Romney Is THE Candidate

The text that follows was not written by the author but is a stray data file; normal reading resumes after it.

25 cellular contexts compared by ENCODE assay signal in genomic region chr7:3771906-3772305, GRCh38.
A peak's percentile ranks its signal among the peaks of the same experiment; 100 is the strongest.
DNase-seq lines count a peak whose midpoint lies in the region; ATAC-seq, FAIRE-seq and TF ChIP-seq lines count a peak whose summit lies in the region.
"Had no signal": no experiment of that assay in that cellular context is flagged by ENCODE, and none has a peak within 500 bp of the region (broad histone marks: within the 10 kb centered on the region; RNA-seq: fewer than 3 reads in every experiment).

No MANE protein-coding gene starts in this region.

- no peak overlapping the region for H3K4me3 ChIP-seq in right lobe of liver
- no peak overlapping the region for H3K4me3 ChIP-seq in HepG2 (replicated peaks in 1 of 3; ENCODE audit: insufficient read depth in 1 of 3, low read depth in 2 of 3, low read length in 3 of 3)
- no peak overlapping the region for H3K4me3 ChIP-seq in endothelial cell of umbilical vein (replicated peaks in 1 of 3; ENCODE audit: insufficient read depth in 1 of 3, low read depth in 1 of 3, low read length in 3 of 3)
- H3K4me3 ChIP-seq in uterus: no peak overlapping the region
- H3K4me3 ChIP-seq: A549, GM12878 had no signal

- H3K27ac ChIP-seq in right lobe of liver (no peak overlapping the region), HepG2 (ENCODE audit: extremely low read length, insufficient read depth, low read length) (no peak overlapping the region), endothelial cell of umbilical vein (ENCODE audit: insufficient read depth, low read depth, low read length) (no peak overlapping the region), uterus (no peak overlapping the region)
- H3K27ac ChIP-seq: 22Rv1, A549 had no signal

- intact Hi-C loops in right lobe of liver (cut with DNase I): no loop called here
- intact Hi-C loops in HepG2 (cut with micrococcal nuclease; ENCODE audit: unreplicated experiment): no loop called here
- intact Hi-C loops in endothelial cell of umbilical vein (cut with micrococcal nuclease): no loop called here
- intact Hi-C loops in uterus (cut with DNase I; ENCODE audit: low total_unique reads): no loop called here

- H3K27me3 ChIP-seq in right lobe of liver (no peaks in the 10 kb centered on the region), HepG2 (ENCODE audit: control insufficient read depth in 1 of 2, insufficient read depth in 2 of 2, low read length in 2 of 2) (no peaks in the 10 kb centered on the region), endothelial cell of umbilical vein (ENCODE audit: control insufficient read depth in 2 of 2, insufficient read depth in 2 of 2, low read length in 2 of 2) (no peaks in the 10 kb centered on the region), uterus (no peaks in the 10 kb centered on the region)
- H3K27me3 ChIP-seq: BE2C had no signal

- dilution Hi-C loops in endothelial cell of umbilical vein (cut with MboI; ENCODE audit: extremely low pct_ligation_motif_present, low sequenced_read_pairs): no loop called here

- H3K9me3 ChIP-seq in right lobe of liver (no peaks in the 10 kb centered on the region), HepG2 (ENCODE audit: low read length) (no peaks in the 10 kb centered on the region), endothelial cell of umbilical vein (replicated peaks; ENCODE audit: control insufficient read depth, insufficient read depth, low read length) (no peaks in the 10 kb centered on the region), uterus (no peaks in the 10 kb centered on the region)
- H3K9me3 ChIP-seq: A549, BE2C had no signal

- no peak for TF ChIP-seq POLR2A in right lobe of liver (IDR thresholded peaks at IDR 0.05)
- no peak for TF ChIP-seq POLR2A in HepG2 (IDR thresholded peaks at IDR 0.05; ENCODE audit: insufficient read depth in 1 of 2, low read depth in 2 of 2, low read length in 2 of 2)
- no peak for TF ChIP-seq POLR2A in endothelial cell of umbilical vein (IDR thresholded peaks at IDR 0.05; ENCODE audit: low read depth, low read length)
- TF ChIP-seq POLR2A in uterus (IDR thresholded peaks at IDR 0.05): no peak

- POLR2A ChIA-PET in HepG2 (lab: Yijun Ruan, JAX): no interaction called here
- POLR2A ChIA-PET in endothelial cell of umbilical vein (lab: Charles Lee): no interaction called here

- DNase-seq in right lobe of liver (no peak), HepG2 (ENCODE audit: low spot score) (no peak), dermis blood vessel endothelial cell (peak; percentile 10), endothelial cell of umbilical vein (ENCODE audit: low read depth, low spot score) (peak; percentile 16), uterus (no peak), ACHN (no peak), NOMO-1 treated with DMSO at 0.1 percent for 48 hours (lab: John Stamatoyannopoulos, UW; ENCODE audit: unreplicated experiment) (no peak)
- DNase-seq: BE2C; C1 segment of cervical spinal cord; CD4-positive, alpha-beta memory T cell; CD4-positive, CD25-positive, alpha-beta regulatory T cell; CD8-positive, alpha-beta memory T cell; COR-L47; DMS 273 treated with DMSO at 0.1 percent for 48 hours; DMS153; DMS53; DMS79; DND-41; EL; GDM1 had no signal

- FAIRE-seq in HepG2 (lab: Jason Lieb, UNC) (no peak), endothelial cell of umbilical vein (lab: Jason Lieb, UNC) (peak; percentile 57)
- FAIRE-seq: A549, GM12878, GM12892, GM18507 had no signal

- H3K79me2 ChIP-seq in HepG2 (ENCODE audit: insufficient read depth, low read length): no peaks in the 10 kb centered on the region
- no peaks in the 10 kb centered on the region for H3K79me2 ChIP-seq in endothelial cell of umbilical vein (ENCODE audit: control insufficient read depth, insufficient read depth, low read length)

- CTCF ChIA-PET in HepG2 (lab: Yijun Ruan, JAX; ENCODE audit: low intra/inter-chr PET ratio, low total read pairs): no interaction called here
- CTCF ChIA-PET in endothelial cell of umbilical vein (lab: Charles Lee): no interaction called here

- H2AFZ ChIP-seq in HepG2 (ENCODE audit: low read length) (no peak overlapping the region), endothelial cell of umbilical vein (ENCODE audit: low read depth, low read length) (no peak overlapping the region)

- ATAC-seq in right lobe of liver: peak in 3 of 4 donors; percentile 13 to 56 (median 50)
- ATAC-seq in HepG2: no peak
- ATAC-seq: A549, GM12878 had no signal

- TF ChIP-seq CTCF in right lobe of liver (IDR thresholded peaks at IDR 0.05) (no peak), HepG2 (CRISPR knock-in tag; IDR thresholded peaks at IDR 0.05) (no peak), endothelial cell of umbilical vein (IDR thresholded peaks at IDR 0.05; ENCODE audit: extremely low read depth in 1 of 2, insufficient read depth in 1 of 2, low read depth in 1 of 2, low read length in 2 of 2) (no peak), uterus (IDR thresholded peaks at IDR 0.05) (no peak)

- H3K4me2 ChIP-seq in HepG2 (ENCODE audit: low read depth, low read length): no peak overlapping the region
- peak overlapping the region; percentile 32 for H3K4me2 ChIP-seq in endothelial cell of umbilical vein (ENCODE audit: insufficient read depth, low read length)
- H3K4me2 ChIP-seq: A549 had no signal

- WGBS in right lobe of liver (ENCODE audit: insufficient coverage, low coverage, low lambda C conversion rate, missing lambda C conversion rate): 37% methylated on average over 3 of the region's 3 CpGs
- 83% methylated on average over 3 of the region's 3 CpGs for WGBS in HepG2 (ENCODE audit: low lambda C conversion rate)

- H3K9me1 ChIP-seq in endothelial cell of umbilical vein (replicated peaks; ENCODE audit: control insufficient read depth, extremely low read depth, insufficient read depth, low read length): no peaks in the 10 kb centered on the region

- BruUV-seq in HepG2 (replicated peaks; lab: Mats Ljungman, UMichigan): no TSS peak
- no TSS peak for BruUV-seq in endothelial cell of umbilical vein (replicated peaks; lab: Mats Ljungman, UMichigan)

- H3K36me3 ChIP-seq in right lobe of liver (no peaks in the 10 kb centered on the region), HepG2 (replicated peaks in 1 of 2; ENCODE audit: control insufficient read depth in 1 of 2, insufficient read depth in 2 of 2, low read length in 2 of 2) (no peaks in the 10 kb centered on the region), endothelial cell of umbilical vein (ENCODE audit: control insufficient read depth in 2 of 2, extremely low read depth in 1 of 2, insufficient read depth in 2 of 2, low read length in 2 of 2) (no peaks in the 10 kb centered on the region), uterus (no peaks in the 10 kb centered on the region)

After devoting seven years and tens of millions of dollars trying to convince conservatives that he is one of them, Mitt Romney finally has a firm grip on the Republican presidential nomination. Now comes the hard part. In a matter of weeks, Romney must shift his focus away from the right and hone his message for the mass audience that will vote in November, all while building a campaign organization to challenge Barack Obama's finely tuned machine. The Romney campaign, long aware that their buttoned-up candidate is better suited for a general election fight than the red meat demands of a GOP primary battle, has been preparing for this moment for years. But thanks to the heated Republican debates over contraception and immigration, Romney begins the race trailing Obama by double-digit margins among female voters and by almost 40 points among Latinos. Romney received a warm welcome at the NRA meeting, where the mere mention of the president's name elicited furious boos -- evidence that anger toward Obama might be enough to motivate the Republican base even if Romney fails to do so on his own.